Aldo of JBassano, a peasant, began by styling himself Aldus de Bassano. After some residence at Rome, he preferred Aldus Romanus, and then adopted the Manucci, a distinguished family at Rome, calling himself Aldus Manutius Romanus. Afterwards, becoming acquainted with Alberto Pio, Prince of Carpi, he engrafted, by consent, another name upon his previous ones, and was Aldus Pins Manutius Romanus, the well-known printer.

There is a reverse sort of instance in Barthelcmi, secretary of the Duke of Ferrara (died 1545), who took the surname of Ferrinus on marrying the daughter of a rich iron-merchant.

A French author could not bear his own name of Disne-Maudi (Dine in the Morning), but changed it to Dorat: but he gave his daughter to a M. Goulu (Mr. Guttle) without any stipulation as to change of name.

being

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John Paul of Paris, who ought to

The Pere Canard (in English, Father Duck) translated his name into Latin, and was called Anas. Another Jesuit, with the unlucky name of Comere, was disgusted at the sounds Pere Comere, and greatly improved his name by merely changing a letter—he was then Pere Comire.

Apelles is said to have hidden himself behind his pictures to hear the remarks of the public. The Jesuit Scheiner published his book on the spots of the sun, &c. (a.d. 1612) under the title of 'Apelles post Tabulam' (Apelles behind the Picture).

One man took the name of Idiota (a Private Person); another of Dacryanus (the Weeper); a third of Hamartolus (the Sinner), from modesty. Our "lovers of truth" and "enemies of humbug" in the newspapers are modest the other way, as stale fish mends in summer. But the modesty of the first mentioned was undoubtedly for their contemporaries, not for us; they little thought, perhaps, that in a few centuries their real names would be as good symbols of obscurity as could well be.

The first author whom Baillet mentions as having feigned a name for pure deception's sake was the angel Raphael, as related in the story of Tobias. We do not know what works this writer left; probably they are lost. The number of private names which have been dropped in favour of others derived from estates is well-known. Thus Boileau was during his life M. Despreaux.

Mathematicians were in the habit of putting to works which treated any subject after the manner of an ancient author, the name of that author, with another derived from their own country: thus Vieta is, in one of his works, Apollonius Gallus; Snell is Eratosthenes Batavus; Adrian Romanus is Apollonius Batavus.

A Portuguese statesman took the name of his son, under which to publish a work on his own family, which his good sense told him was rather a foolish occupation. This method of deception was adopted in several other instances: Des Cartes would not at first believe that Pascal's ' Treatise on Conic Sections' (written when he was very young) could be other than the work of his father.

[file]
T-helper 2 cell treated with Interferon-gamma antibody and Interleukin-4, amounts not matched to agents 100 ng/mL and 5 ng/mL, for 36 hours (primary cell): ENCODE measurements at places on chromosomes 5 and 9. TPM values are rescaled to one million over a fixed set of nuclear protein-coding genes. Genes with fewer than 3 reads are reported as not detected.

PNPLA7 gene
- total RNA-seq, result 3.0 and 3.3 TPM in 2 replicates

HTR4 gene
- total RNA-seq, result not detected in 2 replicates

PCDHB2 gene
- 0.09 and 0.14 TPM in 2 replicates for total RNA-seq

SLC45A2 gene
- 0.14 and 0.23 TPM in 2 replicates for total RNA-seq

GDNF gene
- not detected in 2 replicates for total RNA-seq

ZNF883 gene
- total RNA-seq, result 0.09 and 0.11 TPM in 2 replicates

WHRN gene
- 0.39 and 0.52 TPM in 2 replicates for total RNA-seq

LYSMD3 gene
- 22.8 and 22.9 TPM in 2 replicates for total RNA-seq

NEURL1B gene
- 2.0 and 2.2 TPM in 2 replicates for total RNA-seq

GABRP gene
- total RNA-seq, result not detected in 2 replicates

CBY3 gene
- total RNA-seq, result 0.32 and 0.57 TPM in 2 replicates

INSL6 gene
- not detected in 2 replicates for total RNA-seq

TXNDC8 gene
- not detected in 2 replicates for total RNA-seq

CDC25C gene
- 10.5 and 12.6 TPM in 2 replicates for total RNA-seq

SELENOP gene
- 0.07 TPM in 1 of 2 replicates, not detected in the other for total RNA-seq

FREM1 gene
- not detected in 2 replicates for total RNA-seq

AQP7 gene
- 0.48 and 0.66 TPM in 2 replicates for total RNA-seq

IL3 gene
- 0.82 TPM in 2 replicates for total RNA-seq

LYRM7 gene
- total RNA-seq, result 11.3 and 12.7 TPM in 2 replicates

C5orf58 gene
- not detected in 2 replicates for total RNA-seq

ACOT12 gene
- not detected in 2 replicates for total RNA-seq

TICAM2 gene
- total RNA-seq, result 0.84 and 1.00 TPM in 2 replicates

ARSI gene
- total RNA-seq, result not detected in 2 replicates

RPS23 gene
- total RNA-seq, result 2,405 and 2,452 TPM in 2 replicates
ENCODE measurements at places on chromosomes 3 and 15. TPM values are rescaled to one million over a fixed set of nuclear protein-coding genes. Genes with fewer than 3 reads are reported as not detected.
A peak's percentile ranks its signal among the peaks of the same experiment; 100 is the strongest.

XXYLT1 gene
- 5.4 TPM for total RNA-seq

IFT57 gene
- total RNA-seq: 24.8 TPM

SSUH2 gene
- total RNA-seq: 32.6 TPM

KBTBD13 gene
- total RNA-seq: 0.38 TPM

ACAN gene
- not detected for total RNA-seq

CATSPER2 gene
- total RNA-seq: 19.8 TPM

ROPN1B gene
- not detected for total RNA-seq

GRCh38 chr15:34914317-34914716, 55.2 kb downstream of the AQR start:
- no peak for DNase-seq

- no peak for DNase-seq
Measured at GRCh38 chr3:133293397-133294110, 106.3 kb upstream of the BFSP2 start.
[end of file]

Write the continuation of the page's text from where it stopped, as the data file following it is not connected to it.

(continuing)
Some have feigned relationships to make their works answer a purpose. A German Jesuit styled himself Conrad Andrae, brother of James: the latter was a Protestant.

The formation of surnames out of the Christian names of parents is every common: the best known instance is Galileo Galilei (G. the son of G.).

The nicknames will give a notion of the state of wit among the older moderns, which is not very flattering to them. Casaubon hit Scioppius very hard by calling him Scorpius; but J. Scaliger hit Temporarius still harder by changing him into Stercorarius; and Salmasius changed Kerkoetius into Cercopithecus. Some heretics called S. Athanasius, SafAanasius; and Ambrosius, Ombrosus. An Italian made Gronovius into Grunnovius. Scioppius turned Scaliger into Sacrilege by transposition of letters: the transposition is more

Serfect in "ad versus J. Sacrilegum" (Scaligerum). laimbourg, in writing on matters connected with the churches of Rome and France, styled himself Francais Komain.

It was also common, in writing against an opponent, to assume as opposite a name as possible; thus Nicolas Crassus junior was answered by Nicodemus Macer senior, and Constantius a Monte Laboris by Anaslasius a- Valle Quietis.

Some changed their names into Latin or Greek of similar meaning: thus, Thalassius Basilide stands for Marin le Roy, Oxyorus for Montagu, Leucander for Whiteman, Pelagius for Morgan, Victorius Rusticus for Nicolas Villani, De Sacro Bosco for Holywood, De MediS Villa for Middleton.

In being retranslated, some authors had their countries changed; thus the Italian Capegistus Niger was often called Kopwisch der Schwartz; and Schwartzerdt, or Melancthon, was called Terranera.

The following list will show the general rules by which, particularly among the French, modern names